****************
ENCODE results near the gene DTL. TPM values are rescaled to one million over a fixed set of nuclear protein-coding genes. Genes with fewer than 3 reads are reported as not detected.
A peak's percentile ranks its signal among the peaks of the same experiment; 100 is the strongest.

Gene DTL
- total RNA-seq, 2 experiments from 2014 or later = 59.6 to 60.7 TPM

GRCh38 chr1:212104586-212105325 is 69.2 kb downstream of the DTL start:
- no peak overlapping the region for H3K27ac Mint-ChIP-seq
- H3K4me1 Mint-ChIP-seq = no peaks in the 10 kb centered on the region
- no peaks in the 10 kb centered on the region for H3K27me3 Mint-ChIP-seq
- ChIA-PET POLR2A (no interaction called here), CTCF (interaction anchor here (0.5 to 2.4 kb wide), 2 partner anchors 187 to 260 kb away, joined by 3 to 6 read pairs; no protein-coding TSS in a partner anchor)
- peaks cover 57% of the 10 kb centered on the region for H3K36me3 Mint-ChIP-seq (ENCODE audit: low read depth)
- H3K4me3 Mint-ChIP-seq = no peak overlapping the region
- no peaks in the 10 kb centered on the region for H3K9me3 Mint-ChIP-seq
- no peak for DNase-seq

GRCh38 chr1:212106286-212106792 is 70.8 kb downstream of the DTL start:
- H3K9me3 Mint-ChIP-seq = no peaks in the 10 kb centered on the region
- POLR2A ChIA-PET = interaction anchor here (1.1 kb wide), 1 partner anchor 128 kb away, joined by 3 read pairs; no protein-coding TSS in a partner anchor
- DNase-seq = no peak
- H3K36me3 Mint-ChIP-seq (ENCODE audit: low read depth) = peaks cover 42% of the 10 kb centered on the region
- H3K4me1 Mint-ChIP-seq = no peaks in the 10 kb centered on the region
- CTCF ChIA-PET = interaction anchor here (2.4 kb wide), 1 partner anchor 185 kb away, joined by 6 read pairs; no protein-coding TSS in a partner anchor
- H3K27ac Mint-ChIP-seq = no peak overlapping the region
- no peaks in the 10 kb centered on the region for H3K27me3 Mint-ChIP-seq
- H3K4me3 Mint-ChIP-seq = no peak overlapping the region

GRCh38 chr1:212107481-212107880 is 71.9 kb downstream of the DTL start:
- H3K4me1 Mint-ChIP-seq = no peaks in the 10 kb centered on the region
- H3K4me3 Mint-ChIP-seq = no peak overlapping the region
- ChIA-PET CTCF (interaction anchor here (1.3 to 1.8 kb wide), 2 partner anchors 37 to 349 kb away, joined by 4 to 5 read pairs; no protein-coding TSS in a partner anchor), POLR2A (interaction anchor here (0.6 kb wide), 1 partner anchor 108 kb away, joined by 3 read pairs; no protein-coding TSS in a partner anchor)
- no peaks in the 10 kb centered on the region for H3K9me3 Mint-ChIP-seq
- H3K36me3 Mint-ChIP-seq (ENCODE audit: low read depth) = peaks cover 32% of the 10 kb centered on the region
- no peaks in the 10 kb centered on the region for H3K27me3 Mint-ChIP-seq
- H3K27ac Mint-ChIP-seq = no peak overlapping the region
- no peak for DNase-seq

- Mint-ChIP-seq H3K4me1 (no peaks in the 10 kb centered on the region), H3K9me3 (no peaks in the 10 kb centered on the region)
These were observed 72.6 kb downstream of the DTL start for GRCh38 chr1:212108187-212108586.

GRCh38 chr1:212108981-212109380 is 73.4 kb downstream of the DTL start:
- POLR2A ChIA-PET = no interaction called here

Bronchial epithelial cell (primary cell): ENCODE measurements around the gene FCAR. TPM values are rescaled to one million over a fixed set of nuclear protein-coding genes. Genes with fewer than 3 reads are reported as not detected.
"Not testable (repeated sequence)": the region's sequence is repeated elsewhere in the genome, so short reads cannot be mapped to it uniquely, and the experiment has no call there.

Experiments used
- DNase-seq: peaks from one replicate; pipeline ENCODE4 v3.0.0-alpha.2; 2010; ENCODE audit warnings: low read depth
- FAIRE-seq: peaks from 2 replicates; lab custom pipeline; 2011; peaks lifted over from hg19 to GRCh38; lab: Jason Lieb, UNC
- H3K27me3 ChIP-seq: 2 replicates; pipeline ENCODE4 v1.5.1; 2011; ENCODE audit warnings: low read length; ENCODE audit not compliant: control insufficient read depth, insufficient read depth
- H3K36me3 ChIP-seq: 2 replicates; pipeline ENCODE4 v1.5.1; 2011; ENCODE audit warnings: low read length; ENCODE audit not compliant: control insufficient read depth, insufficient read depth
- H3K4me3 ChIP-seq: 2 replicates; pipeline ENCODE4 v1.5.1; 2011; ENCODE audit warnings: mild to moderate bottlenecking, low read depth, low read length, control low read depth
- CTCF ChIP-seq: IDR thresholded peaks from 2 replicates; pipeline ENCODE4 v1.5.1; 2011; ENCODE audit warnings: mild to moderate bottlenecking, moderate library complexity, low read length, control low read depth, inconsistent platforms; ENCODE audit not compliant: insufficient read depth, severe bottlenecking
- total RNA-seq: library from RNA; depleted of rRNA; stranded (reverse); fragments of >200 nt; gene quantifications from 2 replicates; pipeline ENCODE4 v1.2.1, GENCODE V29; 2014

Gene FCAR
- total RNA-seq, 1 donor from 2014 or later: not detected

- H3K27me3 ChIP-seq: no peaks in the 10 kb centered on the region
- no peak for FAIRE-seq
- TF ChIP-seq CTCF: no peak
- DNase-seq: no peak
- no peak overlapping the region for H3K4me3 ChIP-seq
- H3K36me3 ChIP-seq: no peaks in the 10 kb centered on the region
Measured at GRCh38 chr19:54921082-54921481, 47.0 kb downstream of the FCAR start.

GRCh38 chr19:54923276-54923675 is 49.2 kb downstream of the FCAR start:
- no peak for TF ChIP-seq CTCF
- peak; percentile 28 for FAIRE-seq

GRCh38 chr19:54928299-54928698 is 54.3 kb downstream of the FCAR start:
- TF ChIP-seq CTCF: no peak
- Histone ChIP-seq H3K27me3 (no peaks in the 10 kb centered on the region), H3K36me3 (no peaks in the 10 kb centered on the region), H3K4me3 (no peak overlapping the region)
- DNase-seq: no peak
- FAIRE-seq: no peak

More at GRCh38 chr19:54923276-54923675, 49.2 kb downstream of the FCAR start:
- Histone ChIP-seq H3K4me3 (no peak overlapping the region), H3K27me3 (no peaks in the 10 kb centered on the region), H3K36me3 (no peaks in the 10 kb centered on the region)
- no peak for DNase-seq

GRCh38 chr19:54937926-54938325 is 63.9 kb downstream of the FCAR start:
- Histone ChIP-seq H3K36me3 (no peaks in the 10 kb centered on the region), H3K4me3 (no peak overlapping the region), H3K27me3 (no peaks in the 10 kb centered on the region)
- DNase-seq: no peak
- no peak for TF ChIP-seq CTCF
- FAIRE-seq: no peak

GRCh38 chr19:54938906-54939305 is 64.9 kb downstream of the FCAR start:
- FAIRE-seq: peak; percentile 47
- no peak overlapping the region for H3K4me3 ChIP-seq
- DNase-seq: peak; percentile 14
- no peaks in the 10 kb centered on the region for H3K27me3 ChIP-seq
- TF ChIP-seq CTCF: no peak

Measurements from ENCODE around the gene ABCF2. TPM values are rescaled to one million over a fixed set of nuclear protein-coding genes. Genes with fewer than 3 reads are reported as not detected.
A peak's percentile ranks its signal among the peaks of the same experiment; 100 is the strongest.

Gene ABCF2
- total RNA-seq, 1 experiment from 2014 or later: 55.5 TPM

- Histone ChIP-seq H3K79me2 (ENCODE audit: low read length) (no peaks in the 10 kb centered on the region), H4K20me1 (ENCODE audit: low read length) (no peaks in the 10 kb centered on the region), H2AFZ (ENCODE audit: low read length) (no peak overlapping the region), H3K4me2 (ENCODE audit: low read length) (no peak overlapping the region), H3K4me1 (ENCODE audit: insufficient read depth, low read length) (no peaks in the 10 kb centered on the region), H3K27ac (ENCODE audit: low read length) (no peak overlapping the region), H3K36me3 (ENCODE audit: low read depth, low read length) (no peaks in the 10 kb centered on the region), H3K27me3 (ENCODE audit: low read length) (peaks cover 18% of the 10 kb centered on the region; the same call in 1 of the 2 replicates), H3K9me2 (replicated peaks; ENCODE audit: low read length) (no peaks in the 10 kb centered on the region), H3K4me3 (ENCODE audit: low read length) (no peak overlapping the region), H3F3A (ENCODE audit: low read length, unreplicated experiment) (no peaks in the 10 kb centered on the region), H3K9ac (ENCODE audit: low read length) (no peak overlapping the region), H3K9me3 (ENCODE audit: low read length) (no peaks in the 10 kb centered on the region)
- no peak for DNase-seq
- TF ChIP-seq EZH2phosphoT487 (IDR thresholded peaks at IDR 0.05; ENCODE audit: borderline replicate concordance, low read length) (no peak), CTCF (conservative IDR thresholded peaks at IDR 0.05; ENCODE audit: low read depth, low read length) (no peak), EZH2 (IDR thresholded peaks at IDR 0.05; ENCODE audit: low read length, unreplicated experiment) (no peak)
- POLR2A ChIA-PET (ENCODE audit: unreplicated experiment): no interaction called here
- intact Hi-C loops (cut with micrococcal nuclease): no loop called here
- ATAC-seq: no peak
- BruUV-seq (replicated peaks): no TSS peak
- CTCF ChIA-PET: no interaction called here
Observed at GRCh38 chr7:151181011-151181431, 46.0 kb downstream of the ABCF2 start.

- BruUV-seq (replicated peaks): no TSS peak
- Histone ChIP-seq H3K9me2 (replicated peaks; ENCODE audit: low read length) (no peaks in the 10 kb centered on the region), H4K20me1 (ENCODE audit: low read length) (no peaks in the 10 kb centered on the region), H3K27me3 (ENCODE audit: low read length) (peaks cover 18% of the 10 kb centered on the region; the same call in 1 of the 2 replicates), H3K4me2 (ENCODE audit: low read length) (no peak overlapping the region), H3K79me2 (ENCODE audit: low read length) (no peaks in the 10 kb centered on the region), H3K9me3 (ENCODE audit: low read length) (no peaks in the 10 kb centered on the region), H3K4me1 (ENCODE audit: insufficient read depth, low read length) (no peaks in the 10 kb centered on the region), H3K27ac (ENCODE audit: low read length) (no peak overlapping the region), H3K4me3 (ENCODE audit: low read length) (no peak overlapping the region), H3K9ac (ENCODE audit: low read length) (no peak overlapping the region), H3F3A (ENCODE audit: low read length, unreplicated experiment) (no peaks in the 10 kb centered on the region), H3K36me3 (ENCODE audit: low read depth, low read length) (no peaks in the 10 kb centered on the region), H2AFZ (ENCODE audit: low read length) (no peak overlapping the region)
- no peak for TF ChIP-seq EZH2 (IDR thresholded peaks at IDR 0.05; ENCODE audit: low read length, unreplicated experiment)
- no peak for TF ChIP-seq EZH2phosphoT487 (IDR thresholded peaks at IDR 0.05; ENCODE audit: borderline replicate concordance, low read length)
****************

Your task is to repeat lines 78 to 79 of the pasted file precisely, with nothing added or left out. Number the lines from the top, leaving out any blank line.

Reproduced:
Measurements from ENCODE around the gene ABCF2. TPM values are rescaled to one million over a fixed set of nuclear protein-coding genes. Genes with fewer than 3 reads are reported as not detected.
A peak's percentile ranks its signal among the peaks of the same experiment; 100 is the strongest.